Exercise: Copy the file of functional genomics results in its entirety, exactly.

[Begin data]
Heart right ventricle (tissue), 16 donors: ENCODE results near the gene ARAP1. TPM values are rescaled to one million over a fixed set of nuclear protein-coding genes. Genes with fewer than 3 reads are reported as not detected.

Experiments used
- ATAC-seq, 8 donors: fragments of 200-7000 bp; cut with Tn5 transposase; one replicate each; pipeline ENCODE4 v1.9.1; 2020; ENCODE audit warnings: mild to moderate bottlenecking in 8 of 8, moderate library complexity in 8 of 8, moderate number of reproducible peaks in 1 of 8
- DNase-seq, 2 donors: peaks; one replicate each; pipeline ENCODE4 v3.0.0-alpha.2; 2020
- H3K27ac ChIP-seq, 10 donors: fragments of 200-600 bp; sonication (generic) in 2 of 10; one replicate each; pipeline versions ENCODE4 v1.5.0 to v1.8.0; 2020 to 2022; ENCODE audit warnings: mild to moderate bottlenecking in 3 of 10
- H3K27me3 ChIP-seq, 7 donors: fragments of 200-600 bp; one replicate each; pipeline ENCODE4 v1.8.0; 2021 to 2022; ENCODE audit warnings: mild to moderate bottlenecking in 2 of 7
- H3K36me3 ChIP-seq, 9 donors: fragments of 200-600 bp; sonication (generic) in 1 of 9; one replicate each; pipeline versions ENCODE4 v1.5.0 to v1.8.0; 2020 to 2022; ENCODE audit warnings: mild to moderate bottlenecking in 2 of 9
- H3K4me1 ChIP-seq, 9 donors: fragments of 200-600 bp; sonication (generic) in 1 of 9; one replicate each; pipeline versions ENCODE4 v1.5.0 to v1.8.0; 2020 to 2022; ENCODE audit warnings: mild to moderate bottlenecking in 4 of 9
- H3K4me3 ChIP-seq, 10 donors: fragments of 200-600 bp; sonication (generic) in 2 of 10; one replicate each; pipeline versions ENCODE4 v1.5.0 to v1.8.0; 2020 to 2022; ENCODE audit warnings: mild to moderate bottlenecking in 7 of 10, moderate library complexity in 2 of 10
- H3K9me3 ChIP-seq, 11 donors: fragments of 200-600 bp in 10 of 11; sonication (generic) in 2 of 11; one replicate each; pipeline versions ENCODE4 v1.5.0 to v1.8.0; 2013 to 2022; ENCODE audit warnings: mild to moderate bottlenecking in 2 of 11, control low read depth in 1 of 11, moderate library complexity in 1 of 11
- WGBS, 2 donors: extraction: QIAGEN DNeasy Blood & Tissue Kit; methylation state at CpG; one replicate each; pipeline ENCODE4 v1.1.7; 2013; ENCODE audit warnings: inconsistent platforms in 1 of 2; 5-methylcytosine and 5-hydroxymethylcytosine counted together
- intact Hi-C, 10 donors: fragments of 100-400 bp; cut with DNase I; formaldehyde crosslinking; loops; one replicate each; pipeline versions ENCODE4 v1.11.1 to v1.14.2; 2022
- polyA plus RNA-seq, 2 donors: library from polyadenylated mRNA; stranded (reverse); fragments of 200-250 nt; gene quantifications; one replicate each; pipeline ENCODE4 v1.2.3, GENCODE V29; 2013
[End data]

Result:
Heart right ventricle (tissue), 16 donors: ENCODE results near the gene ARAP1. TPM values are rescaled to one million over a fixed set of nuclear protein-coding genes. Genes with fewer than 3 reads are reported as not detected.

Experiments used
- ATAC-seq, 8 donors: fragments of 200-7000 bp; cut with Tn5 transposase; one replicate each; pipeline ENCODE4 v1.9.1; 2020; ENCODE audit warnings: mild to moderate bottlenecking in 8 of 8, moderate library complexity in 8 of 8, moderate number of reproducible peaks in 1 of 8
- DNase-seq, 2 donors: peaks; one replicate each; pipeline ENCODE4 v3.0.0-alpha.2; 2020
- H3K27ac ChIP-seq, 10 donors: fragments of 200-600 bp; sonication (generic) in 2 of 10; one replicate each; pipeline versions ENCODE4 v1.5.0 to v1.8.0; 2020 to 2022; ENCODE audit warnings: mild to moderate bottlenecking in 3 of 10
- H3K27me3 ChIP-seq, 7 donors: fragments of 200-600 bp; one replicate each; pipeline ENCODE4 v1.8.0; 2021 to 2022; ENCODE audit warnings: mild to moderate bottlenecking in 2 of 7
- H3K36me3 ChIP-seq, 9 donors: fragments of 200-600 bp; sonication (generic) in 1 of 9; one replicate each; pipeline versions ENCODE4 v1.5.0 to v1.8.0; 2020 to 2022; ENCODE audit warnings: mild to moderate bottlenecking in 2 of 9
- H3K4me1 ChIP-seq, 9 donors: fragments of 200-600 bp; sonication (generic) in 1 of 9; one replicate each; pipeline versions ENCODE4 v1.5.0 to v1.8.0; 2020 to 2022; ENCODE audit warnings: mild to moderate bottlenecking in 4 of 9
- H3K4me3 ChIP-seq, 10 donors: fragments of 200-600 bp; sonication (generic) in 2 of 10; one replicate each; pipeline versions ENCODE4 v1.5.0 to v1.8.0; 2020 to 2022; ENCODE audit warnings: mild to moderate bottlenecking in 7 of 10, moderate library complexity in 2 of 10
- H3K9me3 ChIP-seq, 11 donors: fragments of 200-600 bp in 10 of 11; sonication (generic) in 2 of 11; one replicate each; pipeline versions ENCODE4 v1.5.0 to v1.8.0; 2013 to 2022; ENCODE audit warnings: mild to moderate bottlenecking in 2 of 11, control low read depth in 1 of 11, moderate library complexity in 1 of 11
- WGBS, 2 donors: extraction: QIAGEN DNeasy Blood & Tissue Kit; methylation state at CpG; one replicate each; pipeline ENCODE4 v1.1.7; 2013; ENCODE audit warnings: inconsistent platforms in 1 of 2; 5-methylcytosine and 5-hydroxymethylcytosine counted together
- intact Hi-C, 10 donors: fragments of 100-400 bp; cut with DNase I; formaldehyde crosslinking; loops; one replicate each; pipeline versions ENCODE4 v1.11.1 to v1.14.2; 2022
- polyA plus RNA-seq, 2 donors: library from polyadenylated mRNA; stranded (reverse); fragments of 200-250 nt; gene quantifications; one replicate each; pipeline ENCODE4 v1.2.3, GENCODE V29; 2013